Microsatellite Instability in Lynch Syndrome and Colorectal Cancers
1ERBAS Institute of Experimental Medicine, Illinois, USA & Gebze, Turkey
2Department of Radiation Oncology, Kartal City Hospital, Istanbul, Turkey
Keywords: Cancer, colorectal cancer, Lynch syndrome, microsatellite instability, mismatch repair, mutation
There are sequential repeat sequences that occur spontaneously in deoxyribonucleic acid (DNA). These sequences are called microsatellites, distributed throughout the genome and usually repeat 1-6 base pairs long. In some cases, the Taq (Thermus aquaticus) DNA polymerase enzyme, which is used to read bases during the DNA replication process, causes frameshift mutations by reading the microsatellite repeats incorrectly. These mutations are normally repaired by the mismatch repair (MMR) mechanism; in some cases, a structural defect in the related genes of this mechanism renders the mechanism inactive. Microsatellite instability (MSI) is a structural defect caused by MMR gene inactivation. It has been reported that MSI is frequently observed on various malignancies, which has brought a new perspective to the definition of cancer. MSI is one of the most investigated mechanisms in recent years in order to define the origin, stage, and behavior in the treatment process of cancer. This review discussed the relationship between MSI and Lynch syndrome and colorectal cancer.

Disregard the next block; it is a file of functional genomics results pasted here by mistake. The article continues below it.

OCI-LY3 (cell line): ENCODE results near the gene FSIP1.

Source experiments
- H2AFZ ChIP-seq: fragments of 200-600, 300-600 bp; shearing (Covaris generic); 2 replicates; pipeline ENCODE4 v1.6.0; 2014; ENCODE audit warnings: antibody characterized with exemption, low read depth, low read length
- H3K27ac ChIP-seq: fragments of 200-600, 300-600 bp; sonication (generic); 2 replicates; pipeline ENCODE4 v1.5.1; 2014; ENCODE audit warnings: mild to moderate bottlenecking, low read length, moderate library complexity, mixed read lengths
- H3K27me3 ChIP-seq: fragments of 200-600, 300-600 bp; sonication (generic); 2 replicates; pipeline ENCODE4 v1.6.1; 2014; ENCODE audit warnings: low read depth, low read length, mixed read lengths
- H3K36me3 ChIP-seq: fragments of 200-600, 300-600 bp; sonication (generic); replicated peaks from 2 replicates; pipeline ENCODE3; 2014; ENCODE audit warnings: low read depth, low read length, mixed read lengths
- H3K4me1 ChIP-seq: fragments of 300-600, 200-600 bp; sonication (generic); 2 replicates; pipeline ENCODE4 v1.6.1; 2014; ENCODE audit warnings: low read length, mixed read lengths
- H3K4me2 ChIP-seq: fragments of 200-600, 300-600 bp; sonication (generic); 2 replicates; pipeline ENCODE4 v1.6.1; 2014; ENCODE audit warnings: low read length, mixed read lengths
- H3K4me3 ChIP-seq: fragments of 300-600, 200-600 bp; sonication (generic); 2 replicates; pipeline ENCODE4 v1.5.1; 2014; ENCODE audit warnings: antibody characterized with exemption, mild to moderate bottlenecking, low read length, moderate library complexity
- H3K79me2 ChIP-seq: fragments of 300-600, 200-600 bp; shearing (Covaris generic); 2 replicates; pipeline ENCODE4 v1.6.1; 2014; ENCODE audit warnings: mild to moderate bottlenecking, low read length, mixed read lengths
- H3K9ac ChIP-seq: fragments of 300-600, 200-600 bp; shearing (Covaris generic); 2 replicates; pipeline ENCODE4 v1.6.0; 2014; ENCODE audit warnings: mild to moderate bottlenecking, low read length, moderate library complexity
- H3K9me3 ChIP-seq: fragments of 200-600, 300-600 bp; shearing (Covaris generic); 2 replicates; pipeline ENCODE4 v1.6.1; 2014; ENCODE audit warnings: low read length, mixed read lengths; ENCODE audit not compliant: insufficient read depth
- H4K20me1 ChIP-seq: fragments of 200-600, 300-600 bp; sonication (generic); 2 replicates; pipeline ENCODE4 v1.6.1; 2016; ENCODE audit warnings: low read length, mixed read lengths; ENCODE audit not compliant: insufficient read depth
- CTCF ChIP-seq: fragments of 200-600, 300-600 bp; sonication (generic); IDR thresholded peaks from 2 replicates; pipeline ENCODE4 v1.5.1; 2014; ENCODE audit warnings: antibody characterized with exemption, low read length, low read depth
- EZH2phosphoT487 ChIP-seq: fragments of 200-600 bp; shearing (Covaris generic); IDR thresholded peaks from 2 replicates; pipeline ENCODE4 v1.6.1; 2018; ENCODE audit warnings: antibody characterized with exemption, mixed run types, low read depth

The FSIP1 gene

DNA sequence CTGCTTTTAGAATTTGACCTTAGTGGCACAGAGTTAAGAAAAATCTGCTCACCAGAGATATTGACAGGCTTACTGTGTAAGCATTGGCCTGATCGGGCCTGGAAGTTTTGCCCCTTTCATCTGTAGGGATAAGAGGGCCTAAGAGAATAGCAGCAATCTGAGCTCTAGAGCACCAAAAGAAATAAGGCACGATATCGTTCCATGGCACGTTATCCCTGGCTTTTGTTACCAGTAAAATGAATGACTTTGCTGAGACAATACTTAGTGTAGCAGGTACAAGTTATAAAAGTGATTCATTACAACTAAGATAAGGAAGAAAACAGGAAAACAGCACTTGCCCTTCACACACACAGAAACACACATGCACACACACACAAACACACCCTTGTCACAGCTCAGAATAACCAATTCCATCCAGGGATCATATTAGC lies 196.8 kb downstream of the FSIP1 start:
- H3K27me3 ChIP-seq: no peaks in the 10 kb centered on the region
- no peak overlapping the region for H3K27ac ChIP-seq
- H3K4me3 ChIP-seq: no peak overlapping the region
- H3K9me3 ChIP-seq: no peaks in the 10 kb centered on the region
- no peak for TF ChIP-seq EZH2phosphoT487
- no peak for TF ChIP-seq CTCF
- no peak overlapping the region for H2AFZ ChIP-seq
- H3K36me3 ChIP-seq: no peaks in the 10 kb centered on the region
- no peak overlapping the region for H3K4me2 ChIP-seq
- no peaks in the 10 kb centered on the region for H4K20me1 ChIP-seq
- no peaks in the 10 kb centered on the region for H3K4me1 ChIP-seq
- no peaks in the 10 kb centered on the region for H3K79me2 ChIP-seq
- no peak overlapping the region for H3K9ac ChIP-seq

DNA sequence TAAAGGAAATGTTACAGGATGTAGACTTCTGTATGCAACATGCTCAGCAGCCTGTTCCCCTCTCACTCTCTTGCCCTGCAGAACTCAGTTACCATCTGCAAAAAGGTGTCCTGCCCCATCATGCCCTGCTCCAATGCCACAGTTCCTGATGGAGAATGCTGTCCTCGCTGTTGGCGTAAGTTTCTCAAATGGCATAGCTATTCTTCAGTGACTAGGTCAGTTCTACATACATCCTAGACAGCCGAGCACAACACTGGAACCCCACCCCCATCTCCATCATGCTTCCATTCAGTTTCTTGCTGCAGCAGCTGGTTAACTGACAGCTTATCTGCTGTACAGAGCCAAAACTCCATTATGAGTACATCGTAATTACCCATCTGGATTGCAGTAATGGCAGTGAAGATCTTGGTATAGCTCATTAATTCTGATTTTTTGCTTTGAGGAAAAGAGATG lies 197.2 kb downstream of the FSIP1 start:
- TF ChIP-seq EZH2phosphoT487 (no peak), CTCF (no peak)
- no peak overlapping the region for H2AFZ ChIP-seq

Cite this article as: Ulucutsoy B, Çini N, Erbaş O. Microsatellite Instability in Lynch Syndrome and Colorectal Cancers. JEB Med Sci 2021;2(3):375-379.
The authors declared no conflicts of interest with respect to the authorship and/or publication of this article.
The authors received no financial support for the research and/or authorship of this article.